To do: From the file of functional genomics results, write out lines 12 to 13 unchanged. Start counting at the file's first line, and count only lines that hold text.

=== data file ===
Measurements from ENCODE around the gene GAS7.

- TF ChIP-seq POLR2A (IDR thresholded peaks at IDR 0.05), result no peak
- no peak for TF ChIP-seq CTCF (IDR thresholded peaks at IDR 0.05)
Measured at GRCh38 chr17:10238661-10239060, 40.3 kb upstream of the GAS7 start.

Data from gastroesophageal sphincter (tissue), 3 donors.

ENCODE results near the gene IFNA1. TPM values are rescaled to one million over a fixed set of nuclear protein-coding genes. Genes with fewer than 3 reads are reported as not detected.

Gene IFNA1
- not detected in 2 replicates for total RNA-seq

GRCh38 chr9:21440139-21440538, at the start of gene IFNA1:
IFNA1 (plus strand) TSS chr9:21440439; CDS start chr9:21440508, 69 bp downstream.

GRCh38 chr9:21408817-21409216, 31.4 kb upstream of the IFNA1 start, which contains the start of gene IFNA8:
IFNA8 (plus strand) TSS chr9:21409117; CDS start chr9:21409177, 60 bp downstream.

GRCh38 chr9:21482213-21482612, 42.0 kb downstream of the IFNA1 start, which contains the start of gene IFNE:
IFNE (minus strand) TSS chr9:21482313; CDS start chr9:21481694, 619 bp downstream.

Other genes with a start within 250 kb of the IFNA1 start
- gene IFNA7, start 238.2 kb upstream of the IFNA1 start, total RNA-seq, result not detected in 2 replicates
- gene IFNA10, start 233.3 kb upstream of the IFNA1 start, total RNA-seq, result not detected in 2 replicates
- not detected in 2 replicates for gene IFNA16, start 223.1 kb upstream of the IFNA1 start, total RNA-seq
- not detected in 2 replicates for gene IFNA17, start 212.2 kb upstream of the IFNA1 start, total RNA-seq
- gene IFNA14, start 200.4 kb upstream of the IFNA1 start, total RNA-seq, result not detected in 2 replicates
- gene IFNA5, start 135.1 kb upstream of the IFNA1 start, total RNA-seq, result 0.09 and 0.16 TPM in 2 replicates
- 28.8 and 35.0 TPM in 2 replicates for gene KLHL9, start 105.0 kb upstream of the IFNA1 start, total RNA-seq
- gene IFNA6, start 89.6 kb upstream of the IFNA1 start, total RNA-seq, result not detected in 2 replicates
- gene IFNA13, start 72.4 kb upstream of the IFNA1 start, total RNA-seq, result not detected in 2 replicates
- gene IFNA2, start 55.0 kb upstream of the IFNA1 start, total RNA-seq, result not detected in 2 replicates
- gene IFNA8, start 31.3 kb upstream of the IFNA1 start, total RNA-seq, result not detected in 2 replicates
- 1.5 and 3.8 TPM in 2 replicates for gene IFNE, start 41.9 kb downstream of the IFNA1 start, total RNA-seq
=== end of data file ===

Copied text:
IFNA8 (plus strand) TSS chr9:21409117; CDS start chr9:21409177, 60 bp downstream.

GRCh38 chr9:21482213-21482612, 42.0 kb downstream of the IFNA1 start, which contains the start of gene IFNE: